Committee of MPs could rule if countries have committed genocide and should be blocked from trade deals with UK

Committee of MPs could rule if countries have committed genocide and should be blocked from trade deals with UK

The TelegraphThe Telegraph

Harry Yorke

·2-min read  


A committee of MPs could be given new powers to investigate whether a country’s human rights breaches are so egregious that the UK should not strike free trade deals with it.

Ministers are said to be floating the proposal in a bid to head off a Tory backbench rebellion over China’s abuses against the Uighurs in Xinjiang province.

Senior Conservatives are currently pushing for an amendment to the Trade Bill which would hand British courts the power to determine whether a country the UK is negotiating a trade deal with is committing genocide.

If it found against the proposed trade partner, ministers would be forced to pull out of the negotiations.

However, the Government argues that the issue should be dealt with by Parliamentarians and is resisting the efforts, despite narrowly escaping a defeat in the Commons two weeks ago.

The latest proposal, according to the Guardian, would hand the Commons foreign affairs committee the ability to examine the human rights breaches of potential trade partners and to make recommendations to ministers.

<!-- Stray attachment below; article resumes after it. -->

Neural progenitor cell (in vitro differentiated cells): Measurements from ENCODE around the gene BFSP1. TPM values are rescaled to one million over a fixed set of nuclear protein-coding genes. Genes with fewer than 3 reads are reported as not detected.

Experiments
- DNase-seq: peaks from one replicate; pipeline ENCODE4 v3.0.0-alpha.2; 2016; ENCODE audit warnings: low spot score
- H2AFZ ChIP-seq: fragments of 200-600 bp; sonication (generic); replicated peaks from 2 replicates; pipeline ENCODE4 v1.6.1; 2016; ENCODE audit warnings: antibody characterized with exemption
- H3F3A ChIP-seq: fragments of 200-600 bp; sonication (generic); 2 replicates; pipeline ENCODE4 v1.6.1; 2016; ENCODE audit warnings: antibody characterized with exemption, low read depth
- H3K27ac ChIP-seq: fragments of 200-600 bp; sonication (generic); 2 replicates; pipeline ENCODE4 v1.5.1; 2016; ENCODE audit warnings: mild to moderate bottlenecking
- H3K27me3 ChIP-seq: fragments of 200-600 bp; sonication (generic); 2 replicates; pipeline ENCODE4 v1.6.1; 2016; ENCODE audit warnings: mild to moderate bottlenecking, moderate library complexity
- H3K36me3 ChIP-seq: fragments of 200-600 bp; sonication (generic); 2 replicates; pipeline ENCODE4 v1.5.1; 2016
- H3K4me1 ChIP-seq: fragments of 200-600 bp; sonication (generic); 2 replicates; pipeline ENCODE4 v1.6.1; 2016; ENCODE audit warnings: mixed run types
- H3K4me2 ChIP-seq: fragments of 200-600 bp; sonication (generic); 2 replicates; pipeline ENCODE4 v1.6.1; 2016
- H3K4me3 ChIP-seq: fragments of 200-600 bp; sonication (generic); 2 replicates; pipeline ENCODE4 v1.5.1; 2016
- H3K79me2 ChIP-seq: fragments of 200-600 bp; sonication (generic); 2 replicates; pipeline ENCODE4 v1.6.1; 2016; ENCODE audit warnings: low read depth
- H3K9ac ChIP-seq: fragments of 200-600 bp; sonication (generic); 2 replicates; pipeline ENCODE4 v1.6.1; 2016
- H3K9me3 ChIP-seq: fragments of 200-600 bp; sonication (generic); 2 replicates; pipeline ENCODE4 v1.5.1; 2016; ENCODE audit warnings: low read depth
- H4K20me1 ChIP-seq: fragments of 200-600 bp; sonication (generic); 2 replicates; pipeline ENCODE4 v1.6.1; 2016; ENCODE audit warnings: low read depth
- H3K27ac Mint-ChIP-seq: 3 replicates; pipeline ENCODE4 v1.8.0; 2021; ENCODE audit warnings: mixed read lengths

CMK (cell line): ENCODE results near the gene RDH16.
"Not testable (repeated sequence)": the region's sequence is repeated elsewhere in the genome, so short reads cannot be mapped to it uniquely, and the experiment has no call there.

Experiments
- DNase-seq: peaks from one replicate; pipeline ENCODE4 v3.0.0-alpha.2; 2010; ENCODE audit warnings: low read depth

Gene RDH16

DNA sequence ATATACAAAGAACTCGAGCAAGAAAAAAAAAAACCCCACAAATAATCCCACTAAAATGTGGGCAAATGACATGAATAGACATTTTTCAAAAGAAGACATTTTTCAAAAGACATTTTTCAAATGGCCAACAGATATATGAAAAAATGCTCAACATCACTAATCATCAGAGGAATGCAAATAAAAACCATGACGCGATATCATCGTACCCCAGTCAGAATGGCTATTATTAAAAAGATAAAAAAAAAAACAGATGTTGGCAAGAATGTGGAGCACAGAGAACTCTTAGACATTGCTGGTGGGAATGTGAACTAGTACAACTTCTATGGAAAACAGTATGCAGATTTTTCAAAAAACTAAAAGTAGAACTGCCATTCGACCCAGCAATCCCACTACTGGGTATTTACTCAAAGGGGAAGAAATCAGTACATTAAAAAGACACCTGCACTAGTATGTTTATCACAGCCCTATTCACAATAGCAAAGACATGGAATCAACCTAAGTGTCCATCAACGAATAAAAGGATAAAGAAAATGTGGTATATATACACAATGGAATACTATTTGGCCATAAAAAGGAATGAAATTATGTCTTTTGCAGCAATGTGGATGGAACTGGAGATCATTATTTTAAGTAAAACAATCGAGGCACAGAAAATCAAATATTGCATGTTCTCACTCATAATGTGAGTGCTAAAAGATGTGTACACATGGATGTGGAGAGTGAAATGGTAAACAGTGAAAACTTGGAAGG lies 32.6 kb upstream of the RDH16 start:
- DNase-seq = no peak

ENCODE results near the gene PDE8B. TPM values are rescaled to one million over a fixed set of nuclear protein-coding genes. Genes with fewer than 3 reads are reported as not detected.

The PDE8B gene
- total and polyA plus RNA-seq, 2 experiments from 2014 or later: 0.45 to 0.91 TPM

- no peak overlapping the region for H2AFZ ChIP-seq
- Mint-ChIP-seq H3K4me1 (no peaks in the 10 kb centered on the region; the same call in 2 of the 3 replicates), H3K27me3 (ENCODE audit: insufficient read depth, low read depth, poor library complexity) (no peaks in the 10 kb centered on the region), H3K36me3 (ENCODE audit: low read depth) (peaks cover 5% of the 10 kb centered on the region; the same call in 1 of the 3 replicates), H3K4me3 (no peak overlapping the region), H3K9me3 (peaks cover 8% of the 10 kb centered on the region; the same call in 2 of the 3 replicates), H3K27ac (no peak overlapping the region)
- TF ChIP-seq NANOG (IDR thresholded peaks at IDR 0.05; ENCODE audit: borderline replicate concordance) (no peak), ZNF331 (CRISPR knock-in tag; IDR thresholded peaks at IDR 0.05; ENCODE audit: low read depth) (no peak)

If the Government refused to accept the recommendation, it would be put to Parliament for a vote.

The move is also likely to be interpreted as an attempt to drive a wedge between senior Tories Sir Iain Duncan Smith, who leads the Inter-Parliamentary Alliance on China, and Tom Tugendhat, who chairs the committee and the China Research Group.

However, responding to the proposals, campaigners liaising with the Tory rebels said “no courts, no deal”, suggesting that it may fail to buy off the Government’s strongest opponents.

It is unclear whether it could be enough to avert a Government defeat.

Echoing their comments, Chris Bryant, a Labour MP on the committee, told the newspaper: “It’s an attempt to buy off a rebellion.

“The committee already has the power to produce a report or make recommendations, but even when the committee unanimously declared the treatment of the Yazidi as genocide, the government simply ignored it.

“The main point is that it should be a court, not a bunch of politicians that weigh the evidence and adjudicate on genocide. With China exercising an international veto, we need a domestic court to adjudicate. If we allow ourselves to be fobbed off with this, genocide will continue with impunity.”